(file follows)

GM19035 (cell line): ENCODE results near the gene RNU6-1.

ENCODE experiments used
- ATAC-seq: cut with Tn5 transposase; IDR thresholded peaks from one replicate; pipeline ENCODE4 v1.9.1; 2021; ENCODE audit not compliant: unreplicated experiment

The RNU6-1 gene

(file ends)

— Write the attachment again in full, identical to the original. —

GM19035 (cell line): ENCODE results near the gene RNU6-1.

ENCODE experiments used
- ATAC-seq: cut with Tn5 transposase; IDR thresholded peaks from one replicate; pipeline ENCODE4 v1.9.1; 2021; ENCODE audit not compliant: unreplicated experiment

The RNU6-1 gene